Partnership key for OCOT enforcement officers

Leveraging partnerships and technology are some of the ways the Ontario College of Trades (OCOT) enforcement division is going to level the playing field in the compulsory trades it oversees, states one of its officials.

“Legitimate contractors in this province can compete with the best of them, but what they can’t compete against is people who aren’t playing by the rules,” said Bob Onyschuk, director of OCOT’s compliance and enforcement division in an update at the recent Ontario Building Trades convention.

Using technology to immediately check whether someone is legally allowed to conduct business in Ontario is one of the daily routines employed by Onyschuk’s fleet of enforcement officers to help protect legitimate businesses and combat the underground economy, he said.

The enforcement officers oversee the 22 compulsory trades in the construction, motive power and service sectors. OCOT is the only regulatory college in the province that has a provincial offences officer designation.

Since the enforcement officers have been on the job, they have conducted 302 site visits in the ICI construction sector, 141 in the residential construction sector, 505 automotive garages, 53 auto body shops and 279 field visits in the service sector.

Ten tickets have been issued in the ICI construction sector, one in the residential construction sector, six in garages and two in auto body shops.

Experienced in the construction sector, Onyschuk said he has been “blown away” by the non-compliance rate in the motive power sector.

“It’s a world unto itself. Fifteen year olds welding frame is a common practice because no one has enforced in that industry.”

He added the hairstylists currently have about a 40 per cent non-compliance rate.

There had been a grace period for education about their role, which has roughly the same power as the Ministry of Labour in terms of entry, but now it’s time to crack down.

“We’re getting to the point now where it’s time to get tough and that’s what’s going to happen. We’re going to start nailing that down,” he said.

“There are some of them out there that the only thing they understand is the tough side of things.”

Tickets are $195 for an individual and $295 for an employer.

Onyschuk said if he gives an employer more than four tickets, he’s generally not getting the message.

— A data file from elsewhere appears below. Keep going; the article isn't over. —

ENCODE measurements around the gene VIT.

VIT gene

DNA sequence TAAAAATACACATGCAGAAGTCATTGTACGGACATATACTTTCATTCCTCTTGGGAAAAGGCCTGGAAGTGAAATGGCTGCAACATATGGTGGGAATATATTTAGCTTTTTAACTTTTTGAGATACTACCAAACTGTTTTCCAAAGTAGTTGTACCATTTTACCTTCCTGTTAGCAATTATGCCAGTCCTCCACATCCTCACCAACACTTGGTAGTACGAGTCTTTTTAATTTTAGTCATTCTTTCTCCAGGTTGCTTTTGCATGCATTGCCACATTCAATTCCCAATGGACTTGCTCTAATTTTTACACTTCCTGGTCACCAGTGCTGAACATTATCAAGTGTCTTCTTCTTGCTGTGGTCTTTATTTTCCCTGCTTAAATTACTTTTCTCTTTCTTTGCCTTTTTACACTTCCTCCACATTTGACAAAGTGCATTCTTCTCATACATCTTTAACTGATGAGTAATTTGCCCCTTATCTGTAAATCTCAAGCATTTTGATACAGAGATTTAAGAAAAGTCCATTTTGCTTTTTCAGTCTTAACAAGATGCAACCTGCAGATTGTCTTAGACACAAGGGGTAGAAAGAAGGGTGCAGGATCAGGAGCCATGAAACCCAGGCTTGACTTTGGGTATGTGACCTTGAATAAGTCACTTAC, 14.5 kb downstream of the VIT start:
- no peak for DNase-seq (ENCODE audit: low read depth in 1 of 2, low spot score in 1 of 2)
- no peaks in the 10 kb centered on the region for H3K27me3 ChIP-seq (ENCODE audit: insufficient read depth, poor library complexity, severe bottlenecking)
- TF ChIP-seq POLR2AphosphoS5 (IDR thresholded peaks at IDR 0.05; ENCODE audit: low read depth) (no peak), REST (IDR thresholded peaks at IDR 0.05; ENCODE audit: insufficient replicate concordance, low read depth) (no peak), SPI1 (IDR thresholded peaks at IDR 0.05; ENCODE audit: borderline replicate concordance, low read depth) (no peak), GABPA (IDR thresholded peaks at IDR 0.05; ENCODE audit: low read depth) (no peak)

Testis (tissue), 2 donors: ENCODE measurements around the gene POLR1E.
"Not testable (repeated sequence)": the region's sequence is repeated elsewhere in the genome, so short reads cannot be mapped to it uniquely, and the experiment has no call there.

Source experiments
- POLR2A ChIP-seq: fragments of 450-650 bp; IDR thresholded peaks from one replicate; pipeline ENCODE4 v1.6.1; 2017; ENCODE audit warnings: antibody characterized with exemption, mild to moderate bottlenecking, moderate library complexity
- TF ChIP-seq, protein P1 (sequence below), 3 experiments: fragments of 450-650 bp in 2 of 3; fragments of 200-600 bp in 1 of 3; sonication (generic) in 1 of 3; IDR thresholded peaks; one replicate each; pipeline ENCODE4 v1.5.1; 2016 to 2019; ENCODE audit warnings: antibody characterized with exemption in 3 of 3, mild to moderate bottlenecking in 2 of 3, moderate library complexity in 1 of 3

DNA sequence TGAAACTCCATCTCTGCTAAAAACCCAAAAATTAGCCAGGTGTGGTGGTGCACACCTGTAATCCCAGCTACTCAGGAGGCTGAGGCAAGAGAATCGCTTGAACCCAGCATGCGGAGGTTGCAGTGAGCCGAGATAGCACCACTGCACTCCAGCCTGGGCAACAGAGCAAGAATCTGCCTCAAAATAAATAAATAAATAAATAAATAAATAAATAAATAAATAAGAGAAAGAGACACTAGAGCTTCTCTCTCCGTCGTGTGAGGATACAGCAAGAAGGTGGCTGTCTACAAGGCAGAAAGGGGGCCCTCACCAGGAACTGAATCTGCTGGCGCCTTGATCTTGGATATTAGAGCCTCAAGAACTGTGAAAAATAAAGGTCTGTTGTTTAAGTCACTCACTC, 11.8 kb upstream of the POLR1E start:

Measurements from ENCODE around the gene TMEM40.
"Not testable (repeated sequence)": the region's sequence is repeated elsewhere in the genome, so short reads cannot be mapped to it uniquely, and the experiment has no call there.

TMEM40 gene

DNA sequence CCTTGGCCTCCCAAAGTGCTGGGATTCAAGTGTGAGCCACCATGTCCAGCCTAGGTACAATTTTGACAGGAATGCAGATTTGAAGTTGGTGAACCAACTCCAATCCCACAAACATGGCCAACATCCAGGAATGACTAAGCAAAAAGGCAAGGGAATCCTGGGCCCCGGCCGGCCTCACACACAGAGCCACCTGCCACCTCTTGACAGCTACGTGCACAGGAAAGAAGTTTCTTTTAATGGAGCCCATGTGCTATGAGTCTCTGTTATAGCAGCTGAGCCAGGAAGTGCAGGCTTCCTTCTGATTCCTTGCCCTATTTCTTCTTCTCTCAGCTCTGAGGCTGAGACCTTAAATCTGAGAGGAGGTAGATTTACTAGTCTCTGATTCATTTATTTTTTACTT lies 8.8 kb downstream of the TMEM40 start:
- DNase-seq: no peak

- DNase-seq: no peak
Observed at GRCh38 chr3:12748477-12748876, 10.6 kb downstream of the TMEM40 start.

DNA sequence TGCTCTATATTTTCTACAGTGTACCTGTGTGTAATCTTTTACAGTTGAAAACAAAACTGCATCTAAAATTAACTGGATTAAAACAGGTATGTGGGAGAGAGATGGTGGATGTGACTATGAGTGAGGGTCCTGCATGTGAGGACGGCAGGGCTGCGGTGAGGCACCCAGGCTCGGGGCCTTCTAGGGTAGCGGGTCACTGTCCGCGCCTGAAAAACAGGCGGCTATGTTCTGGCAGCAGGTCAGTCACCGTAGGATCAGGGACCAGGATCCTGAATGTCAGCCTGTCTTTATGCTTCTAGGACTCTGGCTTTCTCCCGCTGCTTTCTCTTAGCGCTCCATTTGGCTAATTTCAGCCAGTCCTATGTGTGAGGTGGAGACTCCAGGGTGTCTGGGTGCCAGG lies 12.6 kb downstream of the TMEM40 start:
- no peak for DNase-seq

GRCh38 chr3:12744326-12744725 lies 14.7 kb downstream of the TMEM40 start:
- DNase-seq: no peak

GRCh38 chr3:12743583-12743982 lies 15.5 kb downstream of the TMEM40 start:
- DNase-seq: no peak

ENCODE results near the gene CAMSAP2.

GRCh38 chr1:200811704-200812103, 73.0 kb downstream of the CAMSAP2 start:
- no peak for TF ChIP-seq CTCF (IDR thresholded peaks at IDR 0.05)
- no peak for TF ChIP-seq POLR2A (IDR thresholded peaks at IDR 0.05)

“I’ve been in a lot of situations where as soon as an officer leaves, the employer gives the ticket over to the worker and says ‘you want to work here tomorrow, pay it.’ If they keep turning up again, that’s when we can get into charges that he can’t get out of,” he said.

Charges can go up to $5,000 for the first offence and up to $10,000 for the second offence.

Examples of non-compliance include practising a compulsory trade without a valid Certificate of Qualification (C of Q) or being a registered apprentice in that trade; not complying with prescribed journeyperson to apprentice ratios; and representing themselves as a member of OCOT when they are not.

Proceeds from tickets and charges go to the municipality where the offence occurred, not OCOT.

One weakness OCOT enforcement is facing is when a Justice of the Peace does not known anything about skilled trade qualifications.

“We’re trying to get in front of them to tell them you’re going you’re going to start seeing them in your courts. It’s important because of the public interest and the skilled worker,” said Onyschuk.

Enforcement officers have also been trained in forensics auditing, such as looking for dead or retired people on a payroll and making sure they are looking at the right set of books.

Onyschuk, who used to work for the Ministry of Labour, has been on the job last November.

Twenty enforcement officers were hired in the spring and there are an additional 22 currently in training. It is expected to take a few years to reach the targeted 150 enforcement officers located throughout the province.

Current expertise among enforcement officers includes carpenter, plumber, sprinkler fitter, sheet metal, electrician, collision and mechanical repair, hairstylist, enforcement, site supervision and community college instructors.

As each officer may not know everything about each specialty, they can leverage off each other’s expertise and the knowledge of the divisional trade boards, said Onyschuk.

Daily Commercial News Online

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